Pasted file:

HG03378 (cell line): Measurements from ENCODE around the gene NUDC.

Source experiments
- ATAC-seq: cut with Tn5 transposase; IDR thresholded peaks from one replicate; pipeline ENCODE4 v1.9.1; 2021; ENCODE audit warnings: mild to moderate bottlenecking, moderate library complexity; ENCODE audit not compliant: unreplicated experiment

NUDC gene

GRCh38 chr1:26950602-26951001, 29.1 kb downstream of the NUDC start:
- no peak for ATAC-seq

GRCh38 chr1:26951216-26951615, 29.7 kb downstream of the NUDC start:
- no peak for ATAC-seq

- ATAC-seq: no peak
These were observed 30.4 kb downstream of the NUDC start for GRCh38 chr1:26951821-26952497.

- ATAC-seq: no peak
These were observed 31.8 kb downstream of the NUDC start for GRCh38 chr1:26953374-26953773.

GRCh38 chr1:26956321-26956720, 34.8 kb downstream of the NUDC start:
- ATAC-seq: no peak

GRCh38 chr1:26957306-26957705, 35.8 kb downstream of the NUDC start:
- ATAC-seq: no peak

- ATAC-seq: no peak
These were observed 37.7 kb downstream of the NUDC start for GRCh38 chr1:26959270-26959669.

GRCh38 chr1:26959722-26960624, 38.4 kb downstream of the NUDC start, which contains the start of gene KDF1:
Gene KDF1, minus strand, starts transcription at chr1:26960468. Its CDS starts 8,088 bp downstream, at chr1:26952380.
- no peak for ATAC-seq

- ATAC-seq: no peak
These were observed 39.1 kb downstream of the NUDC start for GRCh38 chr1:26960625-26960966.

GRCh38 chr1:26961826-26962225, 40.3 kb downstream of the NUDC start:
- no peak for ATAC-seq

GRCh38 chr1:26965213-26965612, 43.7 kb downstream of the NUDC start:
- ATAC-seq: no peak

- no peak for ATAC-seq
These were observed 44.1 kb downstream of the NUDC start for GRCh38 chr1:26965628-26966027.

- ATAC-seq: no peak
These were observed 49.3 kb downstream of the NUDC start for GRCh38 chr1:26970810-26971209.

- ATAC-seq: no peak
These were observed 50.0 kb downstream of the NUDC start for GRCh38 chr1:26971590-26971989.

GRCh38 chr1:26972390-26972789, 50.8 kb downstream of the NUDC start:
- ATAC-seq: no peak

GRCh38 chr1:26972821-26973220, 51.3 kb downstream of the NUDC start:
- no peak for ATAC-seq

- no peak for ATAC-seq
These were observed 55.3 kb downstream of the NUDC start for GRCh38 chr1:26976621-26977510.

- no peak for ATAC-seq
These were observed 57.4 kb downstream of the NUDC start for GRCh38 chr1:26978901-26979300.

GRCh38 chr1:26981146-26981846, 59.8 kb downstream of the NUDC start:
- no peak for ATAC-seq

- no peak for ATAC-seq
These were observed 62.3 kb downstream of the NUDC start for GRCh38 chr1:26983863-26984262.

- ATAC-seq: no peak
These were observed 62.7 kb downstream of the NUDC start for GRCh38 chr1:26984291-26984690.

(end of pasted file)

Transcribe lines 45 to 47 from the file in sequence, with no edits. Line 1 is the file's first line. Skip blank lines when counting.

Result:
These were observed 62.3 kb downstream of the NUDC start for GRCh38 chr1:26983863-26984262.

- ATAC-seq: no peak
These were observed 62.7 kb downstream of the NUDC start for GRCh38 chr1:26984291-26984690.